Redcliffe Museum also runs a sizeable school program which has been in place for several years. This program has been developed on an ad hoc basis by dedicated staff and volunteers and is currently being aligned to the National Curriculum, along different themes to those at Pine Rivers (convicts, explorers, but also a Then and Now component). The program is free to students and as such is largely reliant on volunteer presenters. With no funds to employ additional staff, the program is currently not able to expand, however, during 2014 we will be developing a more hands on, fee-for-service program. If this is achieved, the Redcliffe program will also be able to become more self-sustaining and directly target schools to increase school bookings.
What is the key to the success of the education programs in your museum
Giving the schools what they need to meet their curriculum needs, not just what we think we can offer them in terms of an excursion.
What were the main impacts of the Australian History curriculum on your museum education programs?
The existing program at Pine Rivers targeted those parts of the curriculum that it most easily aligned with, which fortunately sat within the pioneering themes of the museum. This has given the museum an advantage when offering targeted programming.
The Redcliffe Museum program is less established. While it had set work sheets related to the exhibits, it also delivered programs on request. Before the introduction of the national curriculum it sought to engage with the local schools to determine what schools wanted. The needs were diverse and the museum program struggled to market itself. With the curriculum in place, we are now aligning the museum themes to particular areas of the curriculum, keeping them as different as possible from the pioneering themes of Pine Rivers, such as the convict/early settlement, explorers and transport, which includes boats and bridges.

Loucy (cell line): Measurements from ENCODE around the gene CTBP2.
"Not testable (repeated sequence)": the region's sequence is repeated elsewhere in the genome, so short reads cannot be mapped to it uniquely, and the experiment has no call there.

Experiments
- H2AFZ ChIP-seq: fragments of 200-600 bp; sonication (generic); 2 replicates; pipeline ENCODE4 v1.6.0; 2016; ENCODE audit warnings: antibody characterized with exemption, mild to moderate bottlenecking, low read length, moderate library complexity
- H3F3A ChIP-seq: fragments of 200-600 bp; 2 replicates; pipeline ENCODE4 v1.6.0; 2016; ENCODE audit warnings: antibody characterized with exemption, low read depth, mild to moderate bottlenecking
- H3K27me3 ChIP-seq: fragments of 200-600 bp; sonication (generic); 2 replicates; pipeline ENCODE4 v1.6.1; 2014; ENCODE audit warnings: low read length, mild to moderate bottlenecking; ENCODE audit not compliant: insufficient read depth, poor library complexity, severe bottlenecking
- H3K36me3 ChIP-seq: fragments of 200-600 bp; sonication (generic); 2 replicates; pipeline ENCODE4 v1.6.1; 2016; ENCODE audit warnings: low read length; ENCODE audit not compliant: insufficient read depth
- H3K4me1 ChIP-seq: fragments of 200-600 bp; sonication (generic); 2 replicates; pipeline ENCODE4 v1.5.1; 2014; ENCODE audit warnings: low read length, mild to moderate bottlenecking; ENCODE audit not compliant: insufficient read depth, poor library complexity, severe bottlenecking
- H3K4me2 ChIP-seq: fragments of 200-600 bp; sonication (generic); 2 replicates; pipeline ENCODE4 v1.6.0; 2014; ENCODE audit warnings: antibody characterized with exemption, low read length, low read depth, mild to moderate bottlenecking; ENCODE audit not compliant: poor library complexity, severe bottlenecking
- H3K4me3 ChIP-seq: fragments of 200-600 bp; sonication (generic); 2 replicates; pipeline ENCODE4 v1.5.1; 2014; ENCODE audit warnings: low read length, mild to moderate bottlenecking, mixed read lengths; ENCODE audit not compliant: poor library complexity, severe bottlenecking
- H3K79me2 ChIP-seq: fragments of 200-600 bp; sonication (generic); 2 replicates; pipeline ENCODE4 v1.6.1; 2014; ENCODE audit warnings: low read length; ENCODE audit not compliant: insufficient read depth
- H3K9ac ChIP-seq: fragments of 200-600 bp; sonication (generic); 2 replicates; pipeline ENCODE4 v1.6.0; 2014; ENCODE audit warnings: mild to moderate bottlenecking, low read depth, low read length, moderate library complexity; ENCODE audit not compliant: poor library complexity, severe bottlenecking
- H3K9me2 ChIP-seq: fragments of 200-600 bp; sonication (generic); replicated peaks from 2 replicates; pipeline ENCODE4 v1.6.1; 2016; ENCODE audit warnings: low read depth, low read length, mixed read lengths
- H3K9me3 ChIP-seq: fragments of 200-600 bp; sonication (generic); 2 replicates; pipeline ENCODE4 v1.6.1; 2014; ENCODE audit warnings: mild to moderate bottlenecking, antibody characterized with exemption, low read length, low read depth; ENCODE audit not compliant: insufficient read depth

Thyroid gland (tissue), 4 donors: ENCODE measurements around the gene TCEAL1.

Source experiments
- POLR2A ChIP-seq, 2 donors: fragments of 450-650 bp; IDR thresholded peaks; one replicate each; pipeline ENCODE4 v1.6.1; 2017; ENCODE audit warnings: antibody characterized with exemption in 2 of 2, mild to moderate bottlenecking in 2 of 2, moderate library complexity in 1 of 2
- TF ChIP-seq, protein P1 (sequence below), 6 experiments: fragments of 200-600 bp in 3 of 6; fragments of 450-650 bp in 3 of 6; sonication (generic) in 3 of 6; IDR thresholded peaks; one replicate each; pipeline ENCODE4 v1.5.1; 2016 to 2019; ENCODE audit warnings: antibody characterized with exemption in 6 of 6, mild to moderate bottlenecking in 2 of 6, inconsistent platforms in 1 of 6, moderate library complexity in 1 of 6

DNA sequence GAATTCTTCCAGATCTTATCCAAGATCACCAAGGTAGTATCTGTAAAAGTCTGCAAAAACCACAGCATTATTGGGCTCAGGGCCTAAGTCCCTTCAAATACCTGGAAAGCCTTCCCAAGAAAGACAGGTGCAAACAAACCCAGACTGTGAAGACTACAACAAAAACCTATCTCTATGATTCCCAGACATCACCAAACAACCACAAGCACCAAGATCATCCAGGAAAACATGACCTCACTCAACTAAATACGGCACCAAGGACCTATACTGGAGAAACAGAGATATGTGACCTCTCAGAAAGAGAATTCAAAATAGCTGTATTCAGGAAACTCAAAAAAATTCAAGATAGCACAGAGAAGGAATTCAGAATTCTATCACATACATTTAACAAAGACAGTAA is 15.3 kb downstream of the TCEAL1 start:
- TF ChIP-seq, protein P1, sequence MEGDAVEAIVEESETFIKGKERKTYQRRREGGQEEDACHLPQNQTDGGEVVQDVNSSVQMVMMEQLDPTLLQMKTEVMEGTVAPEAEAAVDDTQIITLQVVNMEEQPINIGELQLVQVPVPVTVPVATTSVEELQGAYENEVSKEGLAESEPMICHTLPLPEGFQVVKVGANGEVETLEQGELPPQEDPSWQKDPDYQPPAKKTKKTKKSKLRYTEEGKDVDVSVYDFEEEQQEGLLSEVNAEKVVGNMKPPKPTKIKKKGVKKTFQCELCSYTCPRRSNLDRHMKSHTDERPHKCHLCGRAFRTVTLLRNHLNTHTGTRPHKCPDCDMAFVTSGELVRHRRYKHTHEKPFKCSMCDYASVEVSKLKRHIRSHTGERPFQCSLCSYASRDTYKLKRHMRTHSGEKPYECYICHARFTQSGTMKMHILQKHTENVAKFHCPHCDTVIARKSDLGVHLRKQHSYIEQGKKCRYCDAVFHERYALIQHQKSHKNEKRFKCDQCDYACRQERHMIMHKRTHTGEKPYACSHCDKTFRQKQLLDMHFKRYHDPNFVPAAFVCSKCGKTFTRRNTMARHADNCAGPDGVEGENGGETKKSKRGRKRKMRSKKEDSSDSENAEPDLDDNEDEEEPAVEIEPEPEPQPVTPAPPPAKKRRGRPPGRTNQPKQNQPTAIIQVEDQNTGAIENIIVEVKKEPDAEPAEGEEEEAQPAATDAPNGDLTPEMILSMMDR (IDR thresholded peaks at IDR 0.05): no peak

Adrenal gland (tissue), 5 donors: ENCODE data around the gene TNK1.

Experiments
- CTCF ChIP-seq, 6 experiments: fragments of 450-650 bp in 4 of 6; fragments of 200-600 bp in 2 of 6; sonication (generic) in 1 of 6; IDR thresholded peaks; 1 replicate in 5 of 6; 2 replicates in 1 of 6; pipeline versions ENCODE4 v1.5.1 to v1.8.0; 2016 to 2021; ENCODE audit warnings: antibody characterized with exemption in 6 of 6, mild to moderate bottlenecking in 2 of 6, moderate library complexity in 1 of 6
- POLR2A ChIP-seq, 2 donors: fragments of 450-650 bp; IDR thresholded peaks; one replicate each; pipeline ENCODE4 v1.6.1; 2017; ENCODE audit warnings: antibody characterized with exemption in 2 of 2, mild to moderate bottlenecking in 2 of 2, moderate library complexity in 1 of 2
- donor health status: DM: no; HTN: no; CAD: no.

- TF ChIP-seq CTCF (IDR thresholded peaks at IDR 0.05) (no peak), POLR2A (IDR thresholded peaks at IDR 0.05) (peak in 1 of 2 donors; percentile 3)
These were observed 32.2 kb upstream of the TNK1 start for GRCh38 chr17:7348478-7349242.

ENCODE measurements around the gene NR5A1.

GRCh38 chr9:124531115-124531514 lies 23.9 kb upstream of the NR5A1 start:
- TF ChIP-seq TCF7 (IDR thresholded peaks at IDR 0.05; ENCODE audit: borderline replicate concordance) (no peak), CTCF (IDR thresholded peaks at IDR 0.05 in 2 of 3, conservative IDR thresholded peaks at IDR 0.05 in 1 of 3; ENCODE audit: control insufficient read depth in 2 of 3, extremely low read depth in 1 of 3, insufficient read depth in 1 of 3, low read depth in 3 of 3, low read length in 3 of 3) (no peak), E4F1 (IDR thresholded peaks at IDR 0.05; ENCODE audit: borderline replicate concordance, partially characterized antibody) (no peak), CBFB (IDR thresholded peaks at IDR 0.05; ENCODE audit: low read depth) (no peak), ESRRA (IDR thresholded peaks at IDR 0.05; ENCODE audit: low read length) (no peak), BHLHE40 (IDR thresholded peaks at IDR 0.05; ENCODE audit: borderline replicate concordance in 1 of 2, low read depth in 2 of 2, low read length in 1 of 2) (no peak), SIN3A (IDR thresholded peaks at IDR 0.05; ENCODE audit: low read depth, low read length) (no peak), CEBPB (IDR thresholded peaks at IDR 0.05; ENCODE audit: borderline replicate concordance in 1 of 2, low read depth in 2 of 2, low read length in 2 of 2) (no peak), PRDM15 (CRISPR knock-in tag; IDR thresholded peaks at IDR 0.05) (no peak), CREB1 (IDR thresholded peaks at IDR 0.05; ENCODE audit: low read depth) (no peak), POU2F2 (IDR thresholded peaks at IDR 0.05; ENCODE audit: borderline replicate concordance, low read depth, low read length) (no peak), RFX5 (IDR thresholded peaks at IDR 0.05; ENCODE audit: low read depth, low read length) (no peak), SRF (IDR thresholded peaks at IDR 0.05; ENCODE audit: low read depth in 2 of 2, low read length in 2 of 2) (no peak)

By matching our school programs to the curriculum we are providing valuable class material that teachers do not have to prepare. We offer as much hands on activity as possible to cover different ways of learning and while the Pine Rivers model is quite structured, at Redcliffe the program is more inquiry based.
What activities are the most popular with the kids?
Across all our kids programs, hands-on activities are most popular.
Is there a flow on of more family visits of a week-end? Are there any challenges with that?
We are seeing an increased number of school children bringing their families in on the weekend. All three museums tend to offer kids weekend public programs and/or self paced and/or school holiday activities based predominantly on the Temporary Exhibition of the time (which changes approximately every three months). Therefore, weekend activities are quite different to those experienced in the school setting. We also offer the GAME (Gallery and Museum Explorers) program once a month in each venue which has a following of approximately 800 families across the region. GAME members belong to a special ‘snail mail’ club whereby they are sent a quarterly newsletter outlining the different weekend and school holiday programmes for the next 3 months. Weekend front of house staff/volunteers have recognised (and been recognised!) that some of these children are from school groups that have visited the museum